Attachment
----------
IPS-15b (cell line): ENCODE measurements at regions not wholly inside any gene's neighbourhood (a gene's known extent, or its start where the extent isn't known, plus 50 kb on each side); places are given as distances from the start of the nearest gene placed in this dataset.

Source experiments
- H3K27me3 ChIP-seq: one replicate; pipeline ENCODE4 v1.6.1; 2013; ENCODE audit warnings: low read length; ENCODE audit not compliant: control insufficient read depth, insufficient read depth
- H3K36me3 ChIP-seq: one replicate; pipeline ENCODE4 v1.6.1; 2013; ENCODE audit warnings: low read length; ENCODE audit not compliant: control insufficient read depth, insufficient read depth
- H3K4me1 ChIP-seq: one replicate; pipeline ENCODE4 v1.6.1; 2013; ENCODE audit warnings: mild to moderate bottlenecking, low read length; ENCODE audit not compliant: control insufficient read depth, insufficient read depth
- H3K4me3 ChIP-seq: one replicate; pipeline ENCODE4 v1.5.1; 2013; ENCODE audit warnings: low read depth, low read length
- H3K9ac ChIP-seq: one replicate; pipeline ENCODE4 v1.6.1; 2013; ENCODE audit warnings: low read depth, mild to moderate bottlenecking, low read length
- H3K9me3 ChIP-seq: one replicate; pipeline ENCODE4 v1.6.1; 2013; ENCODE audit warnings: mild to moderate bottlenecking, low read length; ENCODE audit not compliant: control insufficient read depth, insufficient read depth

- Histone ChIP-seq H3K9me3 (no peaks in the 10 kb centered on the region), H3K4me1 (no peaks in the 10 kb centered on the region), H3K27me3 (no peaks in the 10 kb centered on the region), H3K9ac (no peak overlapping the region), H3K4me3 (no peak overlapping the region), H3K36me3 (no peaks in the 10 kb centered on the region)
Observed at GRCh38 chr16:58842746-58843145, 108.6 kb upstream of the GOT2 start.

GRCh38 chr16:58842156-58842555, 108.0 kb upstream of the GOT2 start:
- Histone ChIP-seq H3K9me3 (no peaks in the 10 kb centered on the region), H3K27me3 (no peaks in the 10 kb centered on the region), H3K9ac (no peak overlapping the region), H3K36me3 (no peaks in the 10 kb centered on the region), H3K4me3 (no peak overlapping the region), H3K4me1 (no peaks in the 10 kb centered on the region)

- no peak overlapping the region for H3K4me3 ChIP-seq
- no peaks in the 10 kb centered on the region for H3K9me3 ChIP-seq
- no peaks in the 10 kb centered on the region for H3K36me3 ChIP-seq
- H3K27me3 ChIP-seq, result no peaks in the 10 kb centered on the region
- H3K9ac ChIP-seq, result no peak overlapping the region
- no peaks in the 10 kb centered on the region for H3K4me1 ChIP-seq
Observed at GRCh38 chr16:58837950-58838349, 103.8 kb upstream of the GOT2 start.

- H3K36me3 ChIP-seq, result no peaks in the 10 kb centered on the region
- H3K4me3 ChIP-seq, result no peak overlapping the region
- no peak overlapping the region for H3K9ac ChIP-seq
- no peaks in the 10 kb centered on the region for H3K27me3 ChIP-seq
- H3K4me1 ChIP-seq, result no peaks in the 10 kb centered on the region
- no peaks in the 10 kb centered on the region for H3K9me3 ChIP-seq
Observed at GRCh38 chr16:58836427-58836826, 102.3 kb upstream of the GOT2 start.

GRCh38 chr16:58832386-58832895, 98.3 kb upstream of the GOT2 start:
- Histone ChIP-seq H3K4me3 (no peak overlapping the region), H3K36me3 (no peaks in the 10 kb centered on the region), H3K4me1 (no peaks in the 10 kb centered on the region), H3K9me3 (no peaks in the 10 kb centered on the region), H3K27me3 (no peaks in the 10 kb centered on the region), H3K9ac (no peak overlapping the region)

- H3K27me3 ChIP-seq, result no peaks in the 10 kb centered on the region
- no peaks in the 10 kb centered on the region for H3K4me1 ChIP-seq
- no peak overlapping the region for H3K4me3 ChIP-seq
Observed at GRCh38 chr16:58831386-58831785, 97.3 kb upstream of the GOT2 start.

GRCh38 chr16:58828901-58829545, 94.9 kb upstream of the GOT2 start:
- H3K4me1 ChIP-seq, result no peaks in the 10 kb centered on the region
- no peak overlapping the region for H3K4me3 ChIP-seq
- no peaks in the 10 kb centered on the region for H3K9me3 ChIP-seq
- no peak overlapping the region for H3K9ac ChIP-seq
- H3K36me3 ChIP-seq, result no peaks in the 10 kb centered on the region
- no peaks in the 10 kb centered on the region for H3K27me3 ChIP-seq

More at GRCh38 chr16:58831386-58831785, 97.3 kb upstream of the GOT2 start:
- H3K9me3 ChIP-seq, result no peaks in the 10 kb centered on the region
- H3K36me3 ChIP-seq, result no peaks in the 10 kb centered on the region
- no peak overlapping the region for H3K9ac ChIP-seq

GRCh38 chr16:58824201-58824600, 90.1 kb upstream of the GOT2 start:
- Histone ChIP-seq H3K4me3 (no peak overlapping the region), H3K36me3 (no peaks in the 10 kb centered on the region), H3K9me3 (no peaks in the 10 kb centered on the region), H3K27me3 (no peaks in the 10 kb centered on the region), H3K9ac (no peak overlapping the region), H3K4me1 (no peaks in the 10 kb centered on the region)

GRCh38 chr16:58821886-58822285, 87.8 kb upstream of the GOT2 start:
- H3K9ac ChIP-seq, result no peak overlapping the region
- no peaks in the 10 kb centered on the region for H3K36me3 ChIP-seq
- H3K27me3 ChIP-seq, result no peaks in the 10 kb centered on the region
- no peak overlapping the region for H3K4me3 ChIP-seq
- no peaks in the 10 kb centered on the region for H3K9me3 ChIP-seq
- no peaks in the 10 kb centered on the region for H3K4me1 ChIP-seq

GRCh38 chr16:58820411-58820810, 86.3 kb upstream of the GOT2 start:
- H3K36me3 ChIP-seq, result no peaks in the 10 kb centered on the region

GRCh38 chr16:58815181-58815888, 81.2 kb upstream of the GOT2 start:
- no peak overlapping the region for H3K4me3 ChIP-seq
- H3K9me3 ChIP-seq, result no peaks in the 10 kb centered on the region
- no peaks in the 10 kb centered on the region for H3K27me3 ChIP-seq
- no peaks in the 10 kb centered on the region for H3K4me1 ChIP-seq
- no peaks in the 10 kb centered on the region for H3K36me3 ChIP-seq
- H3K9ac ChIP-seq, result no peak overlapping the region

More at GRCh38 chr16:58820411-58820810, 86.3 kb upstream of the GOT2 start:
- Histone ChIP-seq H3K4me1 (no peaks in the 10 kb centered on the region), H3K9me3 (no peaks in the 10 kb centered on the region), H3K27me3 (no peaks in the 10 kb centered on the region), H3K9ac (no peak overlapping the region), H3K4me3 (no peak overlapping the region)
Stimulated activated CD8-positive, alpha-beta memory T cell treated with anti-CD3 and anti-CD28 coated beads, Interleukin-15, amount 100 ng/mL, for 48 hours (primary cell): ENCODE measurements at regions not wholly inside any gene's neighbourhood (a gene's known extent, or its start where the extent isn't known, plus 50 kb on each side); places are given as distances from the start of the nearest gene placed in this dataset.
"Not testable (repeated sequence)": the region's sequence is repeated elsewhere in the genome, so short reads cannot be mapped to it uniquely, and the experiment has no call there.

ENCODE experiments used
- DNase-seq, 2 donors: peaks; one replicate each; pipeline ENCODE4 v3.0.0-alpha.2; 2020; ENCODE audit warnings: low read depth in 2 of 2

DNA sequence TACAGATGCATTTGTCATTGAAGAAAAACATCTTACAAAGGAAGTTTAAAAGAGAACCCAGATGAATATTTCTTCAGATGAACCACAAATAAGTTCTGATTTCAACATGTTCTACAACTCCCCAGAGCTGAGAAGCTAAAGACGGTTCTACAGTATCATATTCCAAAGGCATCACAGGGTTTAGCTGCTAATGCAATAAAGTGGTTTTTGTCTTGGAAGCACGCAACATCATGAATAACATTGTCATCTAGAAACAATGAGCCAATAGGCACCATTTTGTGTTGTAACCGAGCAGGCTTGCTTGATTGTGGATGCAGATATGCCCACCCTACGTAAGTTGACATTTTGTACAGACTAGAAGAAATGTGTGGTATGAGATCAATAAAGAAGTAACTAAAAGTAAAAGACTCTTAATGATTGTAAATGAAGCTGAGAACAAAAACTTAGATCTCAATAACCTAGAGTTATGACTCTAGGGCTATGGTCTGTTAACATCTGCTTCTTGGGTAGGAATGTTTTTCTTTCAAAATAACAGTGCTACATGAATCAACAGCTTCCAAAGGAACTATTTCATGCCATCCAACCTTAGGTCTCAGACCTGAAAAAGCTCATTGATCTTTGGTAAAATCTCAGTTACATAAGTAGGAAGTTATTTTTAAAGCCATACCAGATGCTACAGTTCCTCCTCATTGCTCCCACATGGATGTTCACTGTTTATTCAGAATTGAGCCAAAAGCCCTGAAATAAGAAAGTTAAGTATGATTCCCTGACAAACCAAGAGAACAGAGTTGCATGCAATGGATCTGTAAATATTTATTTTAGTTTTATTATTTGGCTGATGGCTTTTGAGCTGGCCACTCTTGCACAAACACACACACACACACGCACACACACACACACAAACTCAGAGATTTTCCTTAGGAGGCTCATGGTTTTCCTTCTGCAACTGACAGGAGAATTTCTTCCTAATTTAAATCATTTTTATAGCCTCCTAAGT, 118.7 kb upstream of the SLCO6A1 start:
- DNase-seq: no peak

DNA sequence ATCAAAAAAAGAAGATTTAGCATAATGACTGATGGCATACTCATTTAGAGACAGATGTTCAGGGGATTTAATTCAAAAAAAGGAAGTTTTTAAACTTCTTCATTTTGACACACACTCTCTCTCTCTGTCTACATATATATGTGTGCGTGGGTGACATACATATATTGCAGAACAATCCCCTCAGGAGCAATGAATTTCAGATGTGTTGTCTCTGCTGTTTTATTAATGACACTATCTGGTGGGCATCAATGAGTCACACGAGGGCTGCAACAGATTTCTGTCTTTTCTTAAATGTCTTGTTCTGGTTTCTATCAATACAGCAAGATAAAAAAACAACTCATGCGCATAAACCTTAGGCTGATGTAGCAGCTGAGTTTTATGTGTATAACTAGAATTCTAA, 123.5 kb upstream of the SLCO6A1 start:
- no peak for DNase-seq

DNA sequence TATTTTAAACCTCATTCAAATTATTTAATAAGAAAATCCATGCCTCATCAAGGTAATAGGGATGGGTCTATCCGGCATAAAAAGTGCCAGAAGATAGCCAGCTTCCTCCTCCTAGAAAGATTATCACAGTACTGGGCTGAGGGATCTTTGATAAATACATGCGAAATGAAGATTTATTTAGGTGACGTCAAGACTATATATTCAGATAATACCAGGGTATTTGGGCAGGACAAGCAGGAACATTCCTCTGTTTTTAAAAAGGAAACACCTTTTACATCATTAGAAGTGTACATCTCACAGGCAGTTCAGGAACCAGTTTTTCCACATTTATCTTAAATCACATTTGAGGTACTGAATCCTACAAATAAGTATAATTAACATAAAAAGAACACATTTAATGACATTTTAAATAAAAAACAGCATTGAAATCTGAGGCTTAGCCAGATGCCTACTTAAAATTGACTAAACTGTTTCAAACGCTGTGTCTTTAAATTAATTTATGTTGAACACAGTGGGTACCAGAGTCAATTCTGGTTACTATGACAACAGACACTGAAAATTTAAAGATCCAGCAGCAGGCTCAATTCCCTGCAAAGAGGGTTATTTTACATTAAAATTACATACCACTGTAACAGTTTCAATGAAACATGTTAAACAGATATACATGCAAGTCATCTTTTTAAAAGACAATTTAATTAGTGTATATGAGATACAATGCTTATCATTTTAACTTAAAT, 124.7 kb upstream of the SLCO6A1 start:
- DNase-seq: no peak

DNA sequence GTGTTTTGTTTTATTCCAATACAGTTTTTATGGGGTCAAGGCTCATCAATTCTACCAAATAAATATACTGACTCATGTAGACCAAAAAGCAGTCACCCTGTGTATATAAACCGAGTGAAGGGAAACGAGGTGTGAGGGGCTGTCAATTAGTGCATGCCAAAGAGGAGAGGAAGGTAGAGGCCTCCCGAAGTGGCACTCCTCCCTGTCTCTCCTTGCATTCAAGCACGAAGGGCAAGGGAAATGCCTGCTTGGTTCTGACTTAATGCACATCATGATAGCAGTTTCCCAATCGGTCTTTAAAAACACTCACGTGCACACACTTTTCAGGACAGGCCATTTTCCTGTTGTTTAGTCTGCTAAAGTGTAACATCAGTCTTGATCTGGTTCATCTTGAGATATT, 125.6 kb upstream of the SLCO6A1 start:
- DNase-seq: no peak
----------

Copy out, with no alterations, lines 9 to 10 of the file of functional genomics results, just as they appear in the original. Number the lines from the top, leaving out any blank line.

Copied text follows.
- Histone ChIP-seq H3K9me3 (no peaks in the 10 kb centered on the region), H3K4me1 (no peaks in the 10 kb centered on the region), H3K27me3 (no peaks in the 10 kb centered on the region), H3K9ac (no peak overlapping the region), H3K4me3 (no peak overlapping the region), H3K36me3 (no peaks in the 10 kb centered on the region)
Observed at GRCh38 chr16:58842746-58843145, 108.6 kb upstream of the GOT2 start.